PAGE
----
The Lawyer Asia Pacific 150 is the only research report to provide a ranking of the top 100 independent local firms and top 50 global firms in the region. The report offers critical review of some of the fastest growing firms and their strategies, a country-by-country guide to leading legal advisers and legal services market trends, plus exclusive insight into the current business development opportunities in the Asia Pacific. Read more
This year, The Lawyer’s annual ranking of the largest UK law firms by turnover is available as an interactive, digital benchmarking tool. For the first time this will allow you to manipulate each data set against the metrics of your choice.
Salans and SNR Denton are set to vote at the end of this month on a three-way merger with Canadian firm Fraser Milner Casgrain (FMC).
The non-profit sharing merger, effectively a four-way combination given SNR Denton’s structure as two LLPs, is set to take the form of a Swiss Verein and will go live at the start of 2013 if the respective partnerships approve the deal.
The tie-up will see separate LLPs in the US, the UK, continental Europe and Canada, with the continental Europe arm effectively the successor of the current Salans partnership.
Salans will cease to exist in London, where its office will be consumed by the UK arm of SNR Denton, while its small New York base will become part of SNR Denton’s US LLP. It is unclear what will happen to SNR Denton’s base in Paris, where Salans has a stronger footprint.
The deal includes the option for a vote on a full financial merger of the four arms in future years, but this is not a guaranteed next step.
SNR Denton global CEO Elliott Portnoy is being tipped to run the overall group, while senior Salans figures such as global managing partner Dariusz Oleszczuk and New York-based global board chairman François Chateau are expected to take positions on a senior management committee.
It is currently unconfirmed what names the separate arms will take, but it is understood that the Salans brand will be kept in some capacity given its recognition levels in Central and Eastern Europe. Sources suggested that the FMC name is also likely to be retained in some way.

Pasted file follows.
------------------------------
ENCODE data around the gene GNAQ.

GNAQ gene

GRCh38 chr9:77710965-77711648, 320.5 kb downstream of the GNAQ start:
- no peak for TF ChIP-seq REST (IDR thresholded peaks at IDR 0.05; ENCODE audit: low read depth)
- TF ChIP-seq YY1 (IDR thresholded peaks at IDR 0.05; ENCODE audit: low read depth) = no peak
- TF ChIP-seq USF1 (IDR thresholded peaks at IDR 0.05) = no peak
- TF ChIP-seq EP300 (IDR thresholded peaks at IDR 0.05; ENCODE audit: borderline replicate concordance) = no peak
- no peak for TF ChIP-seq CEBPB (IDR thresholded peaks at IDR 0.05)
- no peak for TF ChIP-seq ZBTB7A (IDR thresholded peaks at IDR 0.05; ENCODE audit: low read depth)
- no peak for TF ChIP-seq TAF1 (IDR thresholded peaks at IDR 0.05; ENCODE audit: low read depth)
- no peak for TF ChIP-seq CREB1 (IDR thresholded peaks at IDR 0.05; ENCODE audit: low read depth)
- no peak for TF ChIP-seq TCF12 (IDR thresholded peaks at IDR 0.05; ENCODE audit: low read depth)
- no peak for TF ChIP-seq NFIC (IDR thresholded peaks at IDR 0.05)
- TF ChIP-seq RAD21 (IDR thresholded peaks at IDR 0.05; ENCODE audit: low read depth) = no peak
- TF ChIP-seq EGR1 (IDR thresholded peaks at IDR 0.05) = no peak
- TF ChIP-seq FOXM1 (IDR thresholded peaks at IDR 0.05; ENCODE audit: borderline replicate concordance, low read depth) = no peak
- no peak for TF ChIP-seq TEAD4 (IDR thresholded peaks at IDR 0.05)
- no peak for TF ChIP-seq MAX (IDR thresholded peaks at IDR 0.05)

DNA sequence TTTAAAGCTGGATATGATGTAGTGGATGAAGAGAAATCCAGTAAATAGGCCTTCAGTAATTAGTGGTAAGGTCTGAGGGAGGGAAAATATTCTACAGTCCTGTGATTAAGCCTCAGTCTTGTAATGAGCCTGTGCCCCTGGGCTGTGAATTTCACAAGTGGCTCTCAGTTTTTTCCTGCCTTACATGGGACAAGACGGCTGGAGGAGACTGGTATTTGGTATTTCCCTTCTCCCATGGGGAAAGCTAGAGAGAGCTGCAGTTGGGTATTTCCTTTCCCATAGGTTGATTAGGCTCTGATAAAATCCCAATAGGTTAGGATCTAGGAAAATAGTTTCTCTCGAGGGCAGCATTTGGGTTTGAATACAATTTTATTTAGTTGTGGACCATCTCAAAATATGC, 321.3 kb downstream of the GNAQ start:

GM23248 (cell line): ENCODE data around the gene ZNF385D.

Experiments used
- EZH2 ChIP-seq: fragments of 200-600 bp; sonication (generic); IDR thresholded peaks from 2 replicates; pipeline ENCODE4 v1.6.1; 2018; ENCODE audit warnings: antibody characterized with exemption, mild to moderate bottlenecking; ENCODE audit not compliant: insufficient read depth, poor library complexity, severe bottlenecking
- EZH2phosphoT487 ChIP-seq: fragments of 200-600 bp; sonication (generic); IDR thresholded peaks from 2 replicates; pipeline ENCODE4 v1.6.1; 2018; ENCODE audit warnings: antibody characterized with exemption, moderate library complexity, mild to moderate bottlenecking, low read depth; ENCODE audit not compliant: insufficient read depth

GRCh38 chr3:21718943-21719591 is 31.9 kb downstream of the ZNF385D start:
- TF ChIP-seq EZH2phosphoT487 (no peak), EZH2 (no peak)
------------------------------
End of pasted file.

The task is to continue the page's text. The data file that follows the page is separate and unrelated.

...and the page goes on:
A Salans spokesperson said in a statement: “Salans is always interested and open minded about ways to expand access to markets and services for our largely multi-national clients. Our policy is not to comment on specifics, but in principle strategic growth opportunities are welcome.”
FMC and SNR Denton were unavailable for comment.
The vote later this month follows nearly a year of talks between SNR Denton and Salans, with deal documents only being circulated to Salans partners in the past couple of weeks. The delays - including to a vote originally scheduled for September (22 August 2012) - come as a result of protracted negotiations over FMC’s involvement, a late addition to the deal.
The Lawyer exclusively revealed that Salans and SNR Denton were in merger talks in February (14 February 2012).
Meanwhile, there is discontent among some Salans partners over the cost of the deal and the benefits of the strategy of merging under an alliance of firms that are not sharing profits.
A source close to the firm commented: “There’s concern at the cost of the strategy going forward and whether there really will be the strategic benefit going forward.”
A Swiss Verein, also used by Baker & McKenzie, DLA Piper and Norton Rose, keeps different geographical arms of the firm separate for liability and regulatory purposes.
The merger comes amid a spate of Canadian deals, including Norton Rose’s merger earlier this year with Macleod Dixon, its second tie-up in the country (4 October 2011). The Lawyer tipped FMC as a potential merger partner for a US firm earlier this year (30 July 2012). Sources at the time linked it with Houston firm Fulbright & Jaworski.
Clyde & Co also merged with Canadian firm Nicholl Paskell-Mede last year (27 June 2011).